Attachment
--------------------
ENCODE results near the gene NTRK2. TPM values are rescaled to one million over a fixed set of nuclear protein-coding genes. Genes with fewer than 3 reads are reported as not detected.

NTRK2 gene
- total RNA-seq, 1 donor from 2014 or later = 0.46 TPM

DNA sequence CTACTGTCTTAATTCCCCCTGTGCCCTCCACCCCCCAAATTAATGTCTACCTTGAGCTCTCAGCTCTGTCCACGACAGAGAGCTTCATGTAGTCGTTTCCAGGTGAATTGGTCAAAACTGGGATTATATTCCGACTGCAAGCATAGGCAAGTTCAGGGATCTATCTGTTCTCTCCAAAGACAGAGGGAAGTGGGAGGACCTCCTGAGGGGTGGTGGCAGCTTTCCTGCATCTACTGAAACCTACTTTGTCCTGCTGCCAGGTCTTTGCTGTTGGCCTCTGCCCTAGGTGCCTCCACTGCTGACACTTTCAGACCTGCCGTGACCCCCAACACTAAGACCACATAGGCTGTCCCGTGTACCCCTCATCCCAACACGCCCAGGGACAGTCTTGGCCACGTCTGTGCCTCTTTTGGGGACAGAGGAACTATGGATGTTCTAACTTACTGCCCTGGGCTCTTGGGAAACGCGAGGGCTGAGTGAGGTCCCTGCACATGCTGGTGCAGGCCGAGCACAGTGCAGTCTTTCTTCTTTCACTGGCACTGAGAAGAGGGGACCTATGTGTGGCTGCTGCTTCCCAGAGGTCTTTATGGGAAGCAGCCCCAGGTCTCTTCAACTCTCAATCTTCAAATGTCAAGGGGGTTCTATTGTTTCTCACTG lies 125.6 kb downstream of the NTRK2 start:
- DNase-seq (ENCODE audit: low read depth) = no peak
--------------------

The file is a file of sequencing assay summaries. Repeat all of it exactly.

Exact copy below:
ENCODE results near the gene NTRK2. TPM values are rescaled to one million over a fixed set of nuclear protein-coding genes. Genes with fewer than 3 reads are reported as not detected.

NTRK2 gene
- total RNA-seq, 1 donor from 2014 or later = 0.46 TPM

DNA sequence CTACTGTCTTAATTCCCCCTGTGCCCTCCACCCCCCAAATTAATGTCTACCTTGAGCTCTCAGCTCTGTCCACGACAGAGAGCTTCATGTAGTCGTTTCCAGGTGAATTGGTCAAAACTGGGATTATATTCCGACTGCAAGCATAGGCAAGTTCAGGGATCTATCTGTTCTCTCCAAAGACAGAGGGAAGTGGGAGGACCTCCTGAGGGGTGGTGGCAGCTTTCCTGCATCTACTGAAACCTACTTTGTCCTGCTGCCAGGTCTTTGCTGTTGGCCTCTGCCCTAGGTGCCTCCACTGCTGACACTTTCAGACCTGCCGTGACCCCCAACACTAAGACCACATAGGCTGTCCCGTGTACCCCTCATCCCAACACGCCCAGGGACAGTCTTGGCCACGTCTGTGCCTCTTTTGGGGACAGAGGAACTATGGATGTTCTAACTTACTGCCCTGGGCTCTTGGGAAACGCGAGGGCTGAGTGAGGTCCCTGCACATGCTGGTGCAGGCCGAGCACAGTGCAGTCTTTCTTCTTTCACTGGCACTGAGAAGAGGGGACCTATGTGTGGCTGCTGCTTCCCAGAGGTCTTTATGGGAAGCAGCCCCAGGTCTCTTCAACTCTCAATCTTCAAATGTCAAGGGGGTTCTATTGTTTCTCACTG lies 125.6 kb downstream of the NTRK2 start:
- DNase-seq (ENCODE audit: low read depth) = no peak